Older people badly let down by CQC, says R&RA

May 26, 2021

The Relatives and Residents’ Association (R&RA) has expressed ‘disappointment and despair’ today, in relation to the role the Care Quality Commission (CQC) has taken during the pandemic.

In a letter exchange with the CQC, the R&RA argued that older people needing care have been badly let down by the regulator. The letter said that ‘during the most difficult period in generations and with a human rights crisis unfolding in care, CQC retreated to the side-lines’. The letter was accompanied by a number of examples from the R&RA Helpline of the ongoing human rights infringements faced by those living in care, still facing isolation.

Today, the R&RA said the response from the CQC is ‘unacceptable abdication of responsibility’ and that the letter fails to acknowledge the devastating impact that the past 14 months has had on older people in care and the charity say the letter ignores R&RA’s main call for CQC to take a proactive role in monitoring compliance with visiting guidance.  In fact, the R&RA said the letter ‘misses the point entirely about CQC’s vital role in upholding minimum legal standards and rights which seem to have been superseded by the vagaries of non-statutory guidance’.

In response to R&RA’s letter, Ian Trenholm, Chief Executive of The Care Quality Commission said, ‘I cannot agree with the R&RA that there has been lack of action by us, which in turn has left people who use adult social care services at risk. We have continued to monitor and inspect adult social care services during the pandemic. Between 1st April 2020 and 31st March 2021 this included: reviewing 70% of adult social care locations, inspecting 6,367 adult social care locations, and approving 2,113 beds in 144 services proposed as designated care settings.

Ian Trenholm added, ‘As one of our long-standing partners in our ‘Tell us about your care’ programme, we are grateful for any evidence R&RA send to us of people’s concerns about adult social care but as we have highlighted in our meetings, it is vital that the name of the service and/or provider about which there are concerns is shared with us so that the information can inform our regulatory work. We are working positively with other voluntary organisations in this area.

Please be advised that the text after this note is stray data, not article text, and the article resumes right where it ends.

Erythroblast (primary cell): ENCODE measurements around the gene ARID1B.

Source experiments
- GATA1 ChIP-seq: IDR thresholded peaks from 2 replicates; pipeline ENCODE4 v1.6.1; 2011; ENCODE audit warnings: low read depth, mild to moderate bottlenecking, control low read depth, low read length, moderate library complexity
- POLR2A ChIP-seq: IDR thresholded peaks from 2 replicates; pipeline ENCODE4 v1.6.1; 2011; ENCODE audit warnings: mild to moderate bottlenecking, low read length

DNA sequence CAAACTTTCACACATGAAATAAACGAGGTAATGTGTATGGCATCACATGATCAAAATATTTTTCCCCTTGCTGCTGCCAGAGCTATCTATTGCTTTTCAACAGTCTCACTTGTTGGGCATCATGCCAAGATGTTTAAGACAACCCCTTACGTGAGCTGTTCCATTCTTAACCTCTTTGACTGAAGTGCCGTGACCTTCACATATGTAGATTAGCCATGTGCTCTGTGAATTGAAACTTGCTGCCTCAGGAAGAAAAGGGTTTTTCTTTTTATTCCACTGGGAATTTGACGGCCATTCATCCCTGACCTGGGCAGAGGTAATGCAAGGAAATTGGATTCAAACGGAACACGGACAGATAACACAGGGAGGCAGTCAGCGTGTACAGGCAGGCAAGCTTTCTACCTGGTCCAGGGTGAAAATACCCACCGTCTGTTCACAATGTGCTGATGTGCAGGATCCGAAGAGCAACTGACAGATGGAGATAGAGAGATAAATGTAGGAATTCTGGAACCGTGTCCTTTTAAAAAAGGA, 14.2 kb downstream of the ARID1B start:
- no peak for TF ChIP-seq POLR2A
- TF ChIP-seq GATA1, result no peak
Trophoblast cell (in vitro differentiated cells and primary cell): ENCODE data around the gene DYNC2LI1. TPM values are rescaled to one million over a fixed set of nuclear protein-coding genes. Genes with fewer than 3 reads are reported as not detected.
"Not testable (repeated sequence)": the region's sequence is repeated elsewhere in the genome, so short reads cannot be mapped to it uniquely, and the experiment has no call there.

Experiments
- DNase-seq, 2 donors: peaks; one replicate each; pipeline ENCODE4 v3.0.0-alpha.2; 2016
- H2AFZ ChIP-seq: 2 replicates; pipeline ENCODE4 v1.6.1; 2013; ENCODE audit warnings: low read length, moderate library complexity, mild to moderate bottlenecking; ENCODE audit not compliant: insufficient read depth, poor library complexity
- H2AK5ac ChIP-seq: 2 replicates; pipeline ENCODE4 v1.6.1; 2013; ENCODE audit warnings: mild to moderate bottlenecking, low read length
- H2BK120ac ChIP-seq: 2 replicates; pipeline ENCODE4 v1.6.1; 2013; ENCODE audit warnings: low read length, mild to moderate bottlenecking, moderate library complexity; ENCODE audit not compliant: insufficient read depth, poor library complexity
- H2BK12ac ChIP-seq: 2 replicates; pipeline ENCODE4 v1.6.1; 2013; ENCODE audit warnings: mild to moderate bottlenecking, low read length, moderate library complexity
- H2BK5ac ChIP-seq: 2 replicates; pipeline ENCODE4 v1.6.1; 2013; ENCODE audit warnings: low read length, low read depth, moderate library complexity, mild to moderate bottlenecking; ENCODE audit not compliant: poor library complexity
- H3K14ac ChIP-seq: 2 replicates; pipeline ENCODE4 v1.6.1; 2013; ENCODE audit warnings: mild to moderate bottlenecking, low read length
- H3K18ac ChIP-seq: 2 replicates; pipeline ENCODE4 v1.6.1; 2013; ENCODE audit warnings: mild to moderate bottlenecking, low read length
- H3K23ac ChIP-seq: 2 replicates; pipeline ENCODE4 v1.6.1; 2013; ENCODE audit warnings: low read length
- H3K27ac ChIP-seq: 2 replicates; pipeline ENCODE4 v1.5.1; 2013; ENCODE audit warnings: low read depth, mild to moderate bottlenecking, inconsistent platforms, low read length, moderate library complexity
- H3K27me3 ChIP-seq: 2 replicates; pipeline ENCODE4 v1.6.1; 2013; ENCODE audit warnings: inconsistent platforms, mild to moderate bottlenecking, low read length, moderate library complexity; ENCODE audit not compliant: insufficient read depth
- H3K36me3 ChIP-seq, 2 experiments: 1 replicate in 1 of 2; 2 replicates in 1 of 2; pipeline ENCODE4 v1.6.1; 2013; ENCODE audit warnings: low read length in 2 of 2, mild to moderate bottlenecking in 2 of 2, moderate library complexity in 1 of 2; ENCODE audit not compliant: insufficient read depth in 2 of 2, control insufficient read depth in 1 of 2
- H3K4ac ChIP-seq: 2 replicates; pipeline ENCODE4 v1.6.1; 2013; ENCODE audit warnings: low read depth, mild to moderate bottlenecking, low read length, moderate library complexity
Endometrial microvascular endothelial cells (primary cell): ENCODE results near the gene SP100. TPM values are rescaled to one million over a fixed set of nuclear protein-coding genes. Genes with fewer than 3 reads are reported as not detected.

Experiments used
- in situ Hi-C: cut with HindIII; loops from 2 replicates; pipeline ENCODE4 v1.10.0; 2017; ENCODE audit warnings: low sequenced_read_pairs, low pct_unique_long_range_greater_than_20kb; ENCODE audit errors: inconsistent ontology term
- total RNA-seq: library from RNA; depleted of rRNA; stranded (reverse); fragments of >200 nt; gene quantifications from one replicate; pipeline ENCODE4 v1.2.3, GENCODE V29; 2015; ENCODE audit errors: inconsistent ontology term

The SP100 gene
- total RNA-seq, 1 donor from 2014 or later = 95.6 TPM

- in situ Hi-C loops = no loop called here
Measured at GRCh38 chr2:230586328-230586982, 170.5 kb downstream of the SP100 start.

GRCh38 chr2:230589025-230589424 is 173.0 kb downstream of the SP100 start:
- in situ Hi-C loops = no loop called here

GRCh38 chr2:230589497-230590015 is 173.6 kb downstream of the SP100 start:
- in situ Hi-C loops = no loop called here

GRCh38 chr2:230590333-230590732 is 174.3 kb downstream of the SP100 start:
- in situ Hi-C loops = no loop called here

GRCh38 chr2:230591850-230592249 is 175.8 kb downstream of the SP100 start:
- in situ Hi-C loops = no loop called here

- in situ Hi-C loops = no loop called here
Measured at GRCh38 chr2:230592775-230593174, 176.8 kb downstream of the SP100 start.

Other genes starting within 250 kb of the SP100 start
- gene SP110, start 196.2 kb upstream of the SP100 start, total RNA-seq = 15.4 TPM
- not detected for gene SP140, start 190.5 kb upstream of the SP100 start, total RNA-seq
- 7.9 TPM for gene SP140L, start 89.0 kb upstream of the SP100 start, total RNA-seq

‘If R&RA has evidence that people are unsafe or at risk of abuse, I think it is your duty to share this information with us and other relevant bodies. I would therefore ask you, as one of or, long-standing partners to share the detail in relation to the examples in your annex with us so that we can take action.’

Judy Downey, chair of the Relatives & Residents Association, said, ‘CQC’s abdication of responsibility has left far too many people in care homes without any scrutiny or oversight. We continue to hear about those who feel abandoned in a strange and frightening world of masks and gowns and distancing and have given up. Many of their basic human rights continue to be ignored. CQC exists to uphold legal standards and ensure that people receive safe, effective and high-quality care above all else. In the present crisis, people coming to the end of their lives need the regulator’s scrutiny more than ever. On behalf of the people we represent, including those without families or friends, we urge CQC to make this expectation a reality.’

Visit the Relatives and Residents’ Association website to read the CQC letter response in full.

In the May issue of CMM, Helen Wildbore, Director of the Relatives and Residents Association, says we must end isolation in care and avoid closed cultures becoming a lasting legacy of the pandemic.

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